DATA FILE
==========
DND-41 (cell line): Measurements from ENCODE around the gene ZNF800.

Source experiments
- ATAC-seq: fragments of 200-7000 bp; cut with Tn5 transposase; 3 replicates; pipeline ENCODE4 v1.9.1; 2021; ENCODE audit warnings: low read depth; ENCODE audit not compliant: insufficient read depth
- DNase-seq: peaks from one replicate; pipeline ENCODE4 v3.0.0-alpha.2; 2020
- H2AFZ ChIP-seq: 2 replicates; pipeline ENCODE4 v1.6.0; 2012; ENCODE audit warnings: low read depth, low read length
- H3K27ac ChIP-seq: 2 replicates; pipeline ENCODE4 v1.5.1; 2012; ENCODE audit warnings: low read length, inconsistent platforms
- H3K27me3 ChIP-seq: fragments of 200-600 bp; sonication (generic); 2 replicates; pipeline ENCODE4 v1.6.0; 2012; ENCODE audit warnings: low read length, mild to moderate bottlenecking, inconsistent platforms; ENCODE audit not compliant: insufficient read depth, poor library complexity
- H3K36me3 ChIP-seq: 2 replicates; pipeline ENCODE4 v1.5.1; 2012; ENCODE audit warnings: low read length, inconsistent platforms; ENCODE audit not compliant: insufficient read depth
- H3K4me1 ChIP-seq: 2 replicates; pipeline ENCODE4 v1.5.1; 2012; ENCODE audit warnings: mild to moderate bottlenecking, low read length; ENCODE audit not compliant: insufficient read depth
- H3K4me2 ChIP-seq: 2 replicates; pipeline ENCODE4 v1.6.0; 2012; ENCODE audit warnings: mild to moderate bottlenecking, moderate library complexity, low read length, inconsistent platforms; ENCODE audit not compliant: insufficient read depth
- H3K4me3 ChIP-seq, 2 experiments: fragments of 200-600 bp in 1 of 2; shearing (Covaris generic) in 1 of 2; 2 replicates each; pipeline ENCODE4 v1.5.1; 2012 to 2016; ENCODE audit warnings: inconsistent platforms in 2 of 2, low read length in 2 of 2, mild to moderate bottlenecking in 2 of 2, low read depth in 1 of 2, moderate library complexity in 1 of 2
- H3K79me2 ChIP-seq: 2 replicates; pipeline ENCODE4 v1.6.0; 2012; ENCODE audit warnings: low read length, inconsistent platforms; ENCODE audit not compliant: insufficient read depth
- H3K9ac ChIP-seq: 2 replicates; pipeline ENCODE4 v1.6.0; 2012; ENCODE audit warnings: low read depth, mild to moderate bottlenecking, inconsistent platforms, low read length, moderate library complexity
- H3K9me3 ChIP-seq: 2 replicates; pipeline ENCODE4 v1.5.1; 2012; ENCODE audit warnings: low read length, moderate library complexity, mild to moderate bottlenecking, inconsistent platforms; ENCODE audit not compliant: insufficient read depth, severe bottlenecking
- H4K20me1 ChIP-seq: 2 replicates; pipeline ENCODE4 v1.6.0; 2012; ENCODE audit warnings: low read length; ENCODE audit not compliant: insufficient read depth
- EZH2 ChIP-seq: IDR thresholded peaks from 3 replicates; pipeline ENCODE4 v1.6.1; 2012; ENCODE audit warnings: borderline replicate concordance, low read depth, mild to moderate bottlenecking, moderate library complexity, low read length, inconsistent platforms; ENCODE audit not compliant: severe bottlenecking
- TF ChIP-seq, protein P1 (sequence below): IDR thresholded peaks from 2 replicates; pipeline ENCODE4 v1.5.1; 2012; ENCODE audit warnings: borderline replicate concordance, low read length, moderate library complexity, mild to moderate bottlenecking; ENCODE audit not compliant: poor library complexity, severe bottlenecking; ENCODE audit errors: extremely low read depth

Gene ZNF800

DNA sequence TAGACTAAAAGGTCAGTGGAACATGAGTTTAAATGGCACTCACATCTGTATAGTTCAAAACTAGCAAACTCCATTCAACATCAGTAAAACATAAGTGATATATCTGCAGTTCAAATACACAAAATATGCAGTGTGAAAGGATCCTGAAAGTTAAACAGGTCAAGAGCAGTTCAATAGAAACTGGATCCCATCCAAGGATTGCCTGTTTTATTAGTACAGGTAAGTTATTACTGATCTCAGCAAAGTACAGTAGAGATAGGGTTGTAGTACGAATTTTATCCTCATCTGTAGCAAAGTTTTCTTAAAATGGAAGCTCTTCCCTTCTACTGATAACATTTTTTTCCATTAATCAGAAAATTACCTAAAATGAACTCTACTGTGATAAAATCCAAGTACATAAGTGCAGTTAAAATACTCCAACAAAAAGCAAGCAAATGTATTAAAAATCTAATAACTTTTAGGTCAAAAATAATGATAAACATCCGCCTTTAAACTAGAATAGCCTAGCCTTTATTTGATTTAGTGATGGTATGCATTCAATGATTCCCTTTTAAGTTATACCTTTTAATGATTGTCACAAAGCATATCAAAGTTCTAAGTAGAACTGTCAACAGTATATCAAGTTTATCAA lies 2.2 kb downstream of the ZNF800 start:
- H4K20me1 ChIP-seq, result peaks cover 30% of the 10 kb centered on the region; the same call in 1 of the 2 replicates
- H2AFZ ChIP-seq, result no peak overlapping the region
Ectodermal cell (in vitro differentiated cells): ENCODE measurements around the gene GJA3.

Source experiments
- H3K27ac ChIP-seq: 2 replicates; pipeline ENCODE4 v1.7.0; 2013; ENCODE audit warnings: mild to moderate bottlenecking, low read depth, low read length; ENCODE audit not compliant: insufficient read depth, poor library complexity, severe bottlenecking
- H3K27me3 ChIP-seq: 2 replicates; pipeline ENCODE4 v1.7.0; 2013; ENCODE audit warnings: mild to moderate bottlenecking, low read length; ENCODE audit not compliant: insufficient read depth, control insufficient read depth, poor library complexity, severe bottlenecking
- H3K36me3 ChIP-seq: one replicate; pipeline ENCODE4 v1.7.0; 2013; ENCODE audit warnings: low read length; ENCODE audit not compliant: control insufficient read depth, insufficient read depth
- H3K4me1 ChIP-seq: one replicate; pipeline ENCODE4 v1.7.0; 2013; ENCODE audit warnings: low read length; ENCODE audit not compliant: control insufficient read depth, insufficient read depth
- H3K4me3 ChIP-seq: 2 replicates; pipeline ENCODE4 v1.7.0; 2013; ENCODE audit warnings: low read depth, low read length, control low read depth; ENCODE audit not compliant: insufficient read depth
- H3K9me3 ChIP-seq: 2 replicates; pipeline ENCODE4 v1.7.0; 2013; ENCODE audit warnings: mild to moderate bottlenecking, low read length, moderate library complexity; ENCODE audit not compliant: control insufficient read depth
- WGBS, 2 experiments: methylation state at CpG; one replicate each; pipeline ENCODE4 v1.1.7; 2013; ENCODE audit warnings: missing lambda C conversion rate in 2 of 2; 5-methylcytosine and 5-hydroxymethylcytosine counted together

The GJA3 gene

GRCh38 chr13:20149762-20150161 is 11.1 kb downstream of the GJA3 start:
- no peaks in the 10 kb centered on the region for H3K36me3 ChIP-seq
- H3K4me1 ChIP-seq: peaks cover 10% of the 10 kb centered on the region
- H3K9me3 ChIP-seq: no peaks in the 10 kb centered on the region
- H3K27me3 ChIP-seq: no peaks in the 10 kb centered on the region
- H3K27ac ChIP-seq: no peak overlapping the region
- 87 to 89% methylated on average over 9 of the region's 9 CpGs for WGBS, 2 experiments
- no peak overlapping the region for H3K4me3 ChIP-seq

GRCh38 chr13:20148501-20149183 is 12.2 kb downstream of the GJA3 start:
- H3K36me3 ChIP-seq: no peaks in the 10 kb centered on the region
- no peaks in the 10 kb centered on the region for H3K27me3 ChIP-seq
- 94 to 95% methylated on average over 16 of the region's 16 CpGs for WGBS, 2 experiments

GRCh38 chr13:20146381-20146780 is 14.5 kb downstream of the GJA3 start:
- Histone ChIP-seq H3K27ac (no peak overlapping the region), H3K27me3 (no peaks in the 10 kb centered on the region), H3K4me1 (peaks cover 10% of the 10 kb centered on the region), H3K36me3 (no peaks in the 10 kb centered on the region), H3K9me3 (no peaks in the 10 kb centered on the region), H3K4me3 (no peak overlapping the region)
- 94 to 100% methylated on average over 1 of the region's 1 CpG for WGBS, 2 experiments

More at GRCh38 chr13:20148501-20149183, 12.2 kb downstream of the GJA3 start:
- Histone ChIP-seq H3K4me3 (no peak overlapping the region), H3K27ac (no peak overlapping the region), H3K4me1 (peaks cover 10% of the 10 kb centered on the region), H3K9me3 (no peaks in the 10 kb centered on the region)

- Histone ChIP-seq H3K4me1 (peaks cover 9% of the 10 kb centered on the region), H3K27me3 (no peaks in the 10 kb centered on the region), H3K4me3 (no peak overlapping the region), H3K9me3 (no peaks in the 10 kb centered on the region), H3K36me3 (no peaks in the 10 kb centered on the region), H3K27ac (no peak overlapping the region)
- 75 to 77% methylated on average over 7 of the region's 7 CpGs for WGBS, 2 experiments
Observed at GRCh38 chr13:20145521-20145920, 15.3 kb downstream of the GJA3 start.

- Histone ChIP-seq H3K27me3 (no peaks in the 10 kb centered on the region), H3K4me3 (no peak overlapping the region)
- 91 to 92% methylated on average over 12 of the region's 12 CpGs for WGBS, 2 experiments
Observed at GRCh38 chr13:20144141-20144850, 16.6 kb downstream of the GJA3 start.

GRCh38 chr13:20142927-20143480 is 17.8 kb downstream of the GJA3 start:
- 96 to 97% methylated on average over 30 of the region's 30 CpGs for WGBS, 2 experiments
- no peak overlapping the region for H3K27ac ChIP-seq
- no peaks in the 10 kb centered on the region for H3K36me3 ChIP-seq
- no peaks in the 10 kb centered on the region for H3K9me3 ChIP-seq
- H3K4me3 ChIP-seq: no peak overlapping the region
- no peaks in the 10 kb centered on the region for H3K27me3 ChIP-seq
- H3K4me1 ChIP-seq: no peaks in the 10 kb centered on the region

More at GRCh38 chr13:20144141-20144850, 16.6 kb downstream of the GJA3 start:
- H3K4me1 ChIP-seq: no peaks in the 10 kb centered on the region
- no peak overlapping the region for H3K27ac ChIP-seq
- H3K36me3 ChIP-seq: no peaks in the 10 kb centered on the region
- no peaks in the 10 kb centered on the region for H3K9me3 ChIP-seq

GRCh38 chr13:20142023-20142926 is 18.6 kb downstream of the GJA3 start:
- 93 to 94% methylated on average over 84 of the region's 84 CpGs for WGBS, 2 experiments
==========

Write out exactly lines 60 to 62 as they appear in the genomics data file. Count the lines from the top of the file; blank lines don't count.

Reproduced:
- H3K4me3 ChIP-seq: no peak overlapping the region
- no peaks in the 10 kb centered on the region for H3K27me3 ChIP-seq
- H3K4me1 ChIP-seq: no peaks in the 10 kb centered on the region